Bitcoin Nears Record After Highest-Ever Weekly Close
Bitcoin

Bitcoin Nears Record After Highest-Ever Weekly Close

10 months ago

BTC has already managed to break new price records in some local fiat currencies, including the British pound.

Bitcoin Nears Record After Highest-Ever Weekly Close

Mục lục

Bitcoin has clocked up its highest weekly close ever — leaving the world's biggest cryptocurrency just $1,000 shy of a new record.
After spending most of the past week stuck in a tight range between $61,000 and $62,000, BTC saw a sudden breakout on Sunday night.
As Asia woke up to the start of a new working week, Bitcoin sharply accelerated from $62,941 to $65,050 in the space of an hour.
For traders, all eyes are now on breaking $66,930.39, an all-time high that was set back on Oct. 20.

But BTC has already managed to break new price records in some local fiat currencies, including the British pound.

Striking a bullish tone, the crypto trader and analyst Rekt Capital wrote on Twitter:

"People who are thinking it's too late to buy #BTC don't realize how much higher it can still go in this cycle."

Listen to the CoinMarketRecap podcast on Apple PodcastsSpotify and Google Podcasts

What to Watch

Bitcoin's gains come as Wall Street faces a nervous wait for inflation data later this week.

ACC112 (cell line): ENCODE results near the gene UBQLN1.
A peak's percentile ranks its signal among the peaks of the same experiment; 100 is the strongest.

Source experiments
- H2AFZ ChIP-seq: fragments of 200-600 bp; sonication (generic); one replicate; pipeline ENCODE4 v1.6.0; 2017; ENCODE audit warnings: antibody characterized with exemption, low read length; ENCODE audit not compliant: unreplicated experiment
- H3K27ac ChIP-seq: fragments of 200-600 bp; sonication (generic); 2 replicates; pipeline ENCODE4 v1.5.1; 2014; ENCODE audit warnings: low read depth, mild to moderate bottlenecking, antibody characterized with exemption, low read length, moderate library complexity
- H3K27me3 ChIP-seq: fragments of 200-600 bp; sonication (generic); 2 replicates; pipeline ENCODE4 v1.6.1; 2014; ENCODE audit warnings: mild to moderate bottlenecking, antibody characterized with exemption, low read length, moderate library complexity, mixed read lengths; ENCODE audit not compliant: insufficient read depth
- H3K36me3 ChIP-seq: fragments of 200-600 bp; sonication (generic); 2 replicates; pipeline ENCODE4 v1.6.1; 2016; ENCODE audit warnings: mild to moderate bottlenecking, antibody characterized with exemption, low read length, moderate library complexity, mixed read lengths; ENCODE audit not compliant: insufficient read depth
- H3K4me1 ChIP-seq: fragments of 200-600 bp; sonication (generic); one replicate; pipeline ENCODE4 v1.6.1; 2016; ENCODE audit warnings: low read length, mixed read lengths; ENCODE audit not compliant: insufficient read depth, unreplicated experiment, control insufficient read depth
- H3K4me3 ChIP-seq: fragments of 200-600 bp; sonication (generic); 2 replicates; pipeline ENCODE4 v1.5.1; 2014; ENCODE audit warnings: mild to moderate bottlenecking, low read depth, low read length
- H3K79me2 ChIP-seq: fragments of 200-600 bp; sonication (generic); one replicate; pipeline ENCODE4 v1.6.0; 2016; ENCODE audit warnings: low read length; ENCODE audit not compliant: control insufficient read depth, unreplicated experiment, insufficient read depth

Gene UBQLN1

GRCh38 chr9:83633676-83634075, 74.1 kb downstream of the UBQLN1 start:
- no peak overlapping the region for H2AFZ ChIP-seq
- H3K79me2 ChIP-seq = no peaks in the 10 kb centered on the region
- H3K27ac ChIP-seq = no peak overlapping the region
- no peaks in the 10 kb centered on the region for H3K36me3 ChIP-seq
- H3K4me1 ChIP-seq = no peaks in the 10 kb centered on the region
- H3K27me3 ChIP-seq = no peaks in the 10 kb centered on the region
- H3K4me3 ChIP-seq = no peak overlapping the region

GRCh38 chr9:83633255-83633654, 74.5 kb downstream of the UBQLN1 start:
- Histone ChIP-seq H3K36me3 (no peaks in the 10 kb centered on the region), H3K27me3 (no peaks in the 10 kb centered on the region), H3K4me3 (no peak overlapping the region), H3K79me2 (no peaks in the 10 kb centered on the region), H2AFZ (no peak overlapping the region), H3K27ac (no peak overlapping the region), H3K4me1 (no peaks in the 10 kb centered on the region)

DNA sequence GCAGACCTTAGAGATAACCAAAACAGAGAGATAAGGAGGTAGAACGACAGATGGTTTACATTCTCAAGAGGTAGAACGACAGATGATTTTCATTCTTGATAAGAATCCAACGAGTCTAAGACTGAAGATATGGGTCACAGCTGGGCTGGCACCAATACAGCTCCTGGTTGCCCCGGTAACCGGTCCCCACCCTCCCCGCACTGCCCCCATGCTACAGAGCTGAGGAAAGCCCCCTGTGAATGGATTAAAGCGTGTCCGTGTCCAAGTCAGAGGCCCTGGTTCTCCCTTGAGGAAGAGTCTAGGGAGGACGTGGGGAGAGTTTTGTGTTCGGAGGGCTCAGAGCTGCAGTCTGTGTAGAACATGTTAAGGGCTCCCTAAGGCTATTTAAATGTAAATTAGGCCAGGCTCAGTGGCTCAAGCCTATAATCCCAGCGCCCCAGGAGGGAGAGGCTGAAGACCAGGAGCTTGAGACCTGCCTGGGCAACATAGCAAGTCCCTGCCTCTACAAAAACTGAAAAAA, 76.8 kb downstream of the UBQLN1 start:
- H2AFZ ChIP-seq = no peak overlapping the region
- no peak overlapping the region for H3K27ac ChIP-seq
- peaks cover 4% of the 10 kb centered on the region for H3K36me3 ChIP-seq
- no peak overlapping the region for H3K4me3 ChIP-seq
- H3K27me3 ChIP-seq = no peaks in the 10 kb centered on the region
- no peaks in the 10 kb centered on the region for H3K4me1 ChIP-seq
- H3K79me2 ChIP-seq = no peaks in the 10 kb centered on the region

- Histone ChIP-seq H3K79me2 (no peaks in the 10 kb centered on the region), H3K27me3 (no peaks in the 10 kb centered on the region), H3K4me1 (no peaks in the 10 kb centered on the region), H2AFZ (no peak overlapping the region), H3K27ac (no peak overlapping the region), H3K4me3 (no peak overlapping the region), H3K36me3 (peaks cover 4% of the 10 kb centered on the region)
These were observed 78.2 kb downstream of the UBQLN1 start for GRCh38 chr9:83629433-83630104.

Analysts are expecting that America's consumer price index will clock year-on-year gains of 5.9% when figures are released on Wednesday — levels that haven't been seen in more than 30 years.

Inflation increases the cost of everyday goods and services, reducing the spending power of the pounds and dollars in your pocket.

Bitcoin has been regarded as a powerful hedge against inflation because of how it has a fixed supply of 21 million.

By contrast, cryptocurrency enthusiasts point out that many central banks have embarked on vast quantitative easing programs — dramatically increasing the supply of fiat currencies in a move that's bad news for savers.

IG Markets analyst Kyle Rodda told the Reuters news agency: 

"Financial institutions want to be a part of it, regulators don't want to clamp down on it too much. We're almost past the inflection point, where it's part of the system and it's going to be very, very hard to extricate it."

9 people liked this article